The development of my project
After carefully measuring the two rooms that I decided to decorate in Space 1999 style, which included an entrance and an office, I was able to begin creating the executive designs that would be used for the laser cutting of the MDF.
Before I was able to put up the walls, however, I had to complete the flooring. I needed to find something to neutralize the sensation of being at home - which had nothing to do with the feeling that I was trying to create.
So, I bought white wood parquet from IKEA (and for those of you who love IKEA names, it’s the white TUNDRA) and covered the floors of the two rooms with it.
Construction officially started in August 2006
I had everything I needed: the flooring, the cut panels, the tools for the DIY and, above all, patience. I was excited to see the final result but knew it would take time.
Naturally I ran into some problems along the way. My practical inexperience and my limited budget forced me to reconsider aspects of the project several times. However, as time passed, I began to see satisfactory results.
After completing the IKEA flooring, I had to assemble the laser cut MDF panels and a few IKEA pieces that were “adapted” to my “scene.” Wall anchors, screws, plaster, sandpaper, paint; assemble, align, refinish, touch up and on to the next one, panel after panel. My digital pictures show how my Moonbase Alpha came into being.
All labels belong to their rightful owners - Studio 1999 - a project created by Stefano Saldarelli, September 13, 2009 - Prato, Italy
It might sound simplistic or ironic, but that’s how it really happened.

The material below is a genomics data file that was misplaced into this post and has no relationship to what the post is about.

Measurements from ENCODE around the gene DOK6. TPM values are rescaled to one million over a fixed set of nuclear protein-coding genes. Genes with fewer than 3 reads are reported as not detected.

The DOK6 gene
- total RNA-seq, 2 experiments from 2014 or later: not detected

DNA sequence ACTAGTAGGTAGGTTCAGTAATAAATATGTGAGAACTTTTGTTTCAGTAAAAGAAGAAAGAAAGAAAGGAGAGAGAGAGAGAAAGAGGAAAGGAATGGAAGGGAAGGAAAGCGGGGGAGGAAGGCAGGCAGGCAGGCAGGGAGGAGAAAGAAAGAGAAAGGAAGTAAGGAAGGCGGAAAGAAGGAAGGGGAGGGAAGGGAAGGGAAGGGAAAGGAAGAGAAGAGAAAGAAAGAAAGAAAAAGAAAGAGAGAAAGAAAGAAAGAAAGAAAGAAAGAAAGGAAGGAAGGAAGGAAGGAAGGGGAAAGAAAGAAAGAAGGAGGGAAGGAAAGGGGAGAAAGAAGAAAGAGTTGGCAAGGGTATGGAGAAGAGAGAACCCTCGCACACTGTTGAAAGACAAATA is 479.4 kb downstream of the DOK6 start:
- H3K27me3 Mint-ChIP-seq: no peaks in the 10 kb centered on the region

“Space 1999” and “2001: Space Odyssey” were and will always be the greatest chapters in cinematographic sci-fi, and for me they have even greater meaning. The only reproach I really must make to the two masterpieces is that they showed us a well defined future, in a precise time and world.
1999 and 2001 have come and gone. The only things that came out of the sci-fi movement of the 70’s were a handful of gadgets like cell phones (too many of them!), computers and so on. Even something like sliding doors, which were ubiquitous in spaceships or lunar bases, can only be seen today in elevator doors or mall entrances. So, what happened to all those practical aesthetics that the sci-fi films passed down to us, those elements of design which seemed so “likely” in today’s world i.e. yesterday’s future?
I’m not thinking of flying cars, space ships, or intergalactic voyages. Paradoxically, my feet are firmly planted on the ground. But I do believe that the future is principally based on aesthetics: the aesthetics of a good life, a clean environment, a place that is minimalist but at the same time personalized and personaliz-able. What I am primarily interested in are the technological solutions to building problems and the furnishings and details that were designed in the 70’s but which then disappeared like the setting sun into the 80’s, a decade of excess and ostentation.
I am thinking of all those things that ought to have been, and that never really happened.
I was left with an emptiness that I needed to fill. And that’s why I decided to build my workspace inspired by the design of Space 1999, the Eagles, and the Moonbase Alpha.